2002 Denver Annual Meeting (October 27-30, 2002)

Paper No. 4
Presentation Time: 9:05 AM


HEAD III, James W., Geological Sciences, Brown Univ, Providence, RI 02912 and SOLOMON, Sean C., Carnegie Institution of Washington, 5241 Broad Branch Road, NW, Washington, DC 20015-1305, James_Head_III@brown.edu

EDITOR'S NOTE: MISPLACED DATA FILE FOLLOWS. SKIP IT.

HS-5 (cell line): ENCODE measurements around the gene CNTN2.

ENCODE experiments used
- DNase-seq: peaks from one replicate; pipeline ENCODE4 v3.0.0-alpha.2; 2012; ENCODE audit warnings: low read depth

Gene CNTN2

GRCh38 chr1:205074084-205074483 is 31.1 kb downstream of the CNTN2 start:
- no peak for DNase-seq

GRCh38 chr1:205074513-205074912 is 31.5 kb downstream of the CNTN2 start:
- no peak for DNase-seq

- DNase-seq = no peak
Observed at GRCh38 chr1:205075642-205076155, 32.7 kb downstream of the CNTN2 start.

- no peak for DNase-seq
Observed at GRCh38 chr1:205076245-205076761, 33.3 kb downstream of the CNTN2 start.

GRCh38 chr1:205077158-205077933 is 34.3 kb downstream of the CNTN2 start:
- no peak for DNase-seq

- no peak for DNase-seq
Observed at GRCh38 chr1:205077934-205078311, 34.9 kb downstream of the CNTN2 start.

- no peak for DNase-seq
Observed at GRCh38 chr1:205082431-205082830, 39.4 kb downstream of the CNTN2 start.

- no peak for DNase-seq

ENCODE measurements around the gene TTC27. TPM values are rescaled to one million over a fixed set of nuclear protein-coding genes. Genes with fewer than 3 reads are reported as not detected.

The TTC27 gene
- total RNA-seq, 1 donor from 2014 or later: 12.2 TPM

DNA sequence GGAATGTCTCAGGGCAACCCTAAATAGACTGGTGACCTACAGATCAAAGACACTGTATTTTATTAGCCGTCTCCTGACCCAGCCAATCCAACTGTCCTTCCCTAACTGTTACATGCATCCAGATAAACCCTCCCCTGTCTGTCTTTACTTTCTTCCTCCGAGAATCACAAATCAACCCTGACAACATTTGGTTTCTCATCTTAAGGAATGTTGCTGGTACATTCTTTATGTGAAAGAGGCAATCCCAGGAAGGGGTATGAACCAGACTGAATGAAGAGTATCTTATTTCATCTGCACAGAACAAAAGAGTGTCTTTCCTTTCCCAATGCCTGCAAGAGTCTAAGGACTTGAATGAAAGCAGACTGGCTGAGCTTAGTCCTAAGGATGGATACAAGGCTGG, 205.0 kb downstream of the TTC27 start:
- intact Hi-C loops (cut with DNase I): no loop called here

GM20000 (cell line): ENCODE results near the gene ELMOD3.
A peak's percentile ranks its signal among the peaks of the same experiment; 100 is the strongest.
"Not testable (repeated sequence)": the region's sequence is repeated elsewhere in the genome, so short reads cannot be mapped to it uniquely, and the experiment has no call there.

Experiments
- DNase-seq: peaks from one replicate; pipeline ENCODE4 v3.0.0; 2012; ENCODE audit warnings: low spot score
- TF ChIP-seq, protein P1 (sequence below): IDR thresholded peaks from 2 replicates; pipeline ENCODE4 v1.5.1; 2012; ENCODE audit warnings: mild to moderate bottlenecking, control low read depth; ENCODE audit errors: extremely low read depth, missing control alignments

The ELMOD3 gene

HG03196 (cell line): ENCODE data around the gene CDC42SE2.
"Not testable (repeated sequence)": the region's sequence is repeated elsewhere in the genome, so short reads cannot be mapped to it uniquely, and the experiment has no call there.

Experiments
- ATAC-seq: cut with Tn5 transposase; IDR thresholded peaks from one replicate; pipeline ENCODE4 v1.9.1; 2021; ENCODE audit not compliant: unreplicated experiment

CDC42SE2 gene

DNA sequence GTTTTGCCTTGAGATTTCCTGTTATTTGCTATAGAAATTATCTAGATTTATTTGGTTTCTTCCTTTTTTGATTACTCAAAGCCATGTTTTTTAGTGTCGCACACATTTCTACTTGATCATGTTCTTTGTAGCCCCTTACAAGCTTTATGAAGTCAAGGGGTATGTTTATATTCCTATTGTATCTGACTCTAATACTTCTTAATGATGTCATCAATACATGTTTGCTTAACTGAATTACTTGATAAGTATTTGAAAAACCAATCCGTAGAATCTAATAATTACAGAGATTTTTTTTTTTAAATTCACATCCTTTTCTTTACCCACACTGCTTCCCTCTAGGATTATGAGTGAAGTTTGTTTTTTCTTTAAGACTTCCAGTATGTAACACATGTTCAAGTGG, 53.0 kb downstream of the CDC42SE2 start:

Geological events in the Noachian Period of Mars (> 3.5 Ga) set the stage for subsequent evolution and are clues to the geodynamical processes operating then. We assess the characteristics and state of preservation of the two largest known impact basins, Utopia and Hellas. Utopia (D = ~3200 km; d = ~2.5 km), located in relatively thin crust in the northern lowlands, is highly degraded and is filled with thin layers of Amazonian Elysium flows and Upper Hesperian Vastitas Borealis Formation, which overlie ~1 km of Lower Hesperian volcanic ridged plains (Hr). Below these units, crater remnants suggest a Noachian-aged surface. No sharply defined remnants of ring structure, massifs, or basin floor structure remain; modification and fill appear to have been largely complete by the end of the Noachian. A large positive gravity anomaly is consistent with a filled basin. In contrast, Hellas (D = ~2300 km; d = ~78 km) lies in relatively thick crust in the southern highlands, is deep and morphologically fresh-appearing, is filled with Upper Hesperian sedimentary deposits overlying Lower Hesperian Hr, and is in near isostatic equilibrium. Utopia and Hellas show evidence for interior crustal thinning, attributable to impact excavation and mantle rebound, and annuli of thickened crust. Hypotheses for their different states of preservation include differences in age or thermal structure. An earlier Utopia may have formed in thinner lithosphere, and thus have undergone more initial rebound, lateral crustal flow, and floor shoaling, and/or been subject to increased impact and aqueous modification. Alternatively, if the two formed near the same time, thinner northern lowlands lithosphere could have contributed to basin shoaling. On the basis of available data, we favor the hypothesis that Utopia formed earlier than Hellas during a time of higher average heat flux and thinner lithosphere and during a period characterized by a more intense erosional environment. In this scenario, part of the subdued nature of Utopia (long wavelength) is due to initial relaxation, part (shorter wavelength) to intense erosion and degradation, and part to sedimentary and volcanic infilling. Important in distinguishing among these factors will be crater retention ages of the basins and their deposits revealed by MGS MOLA data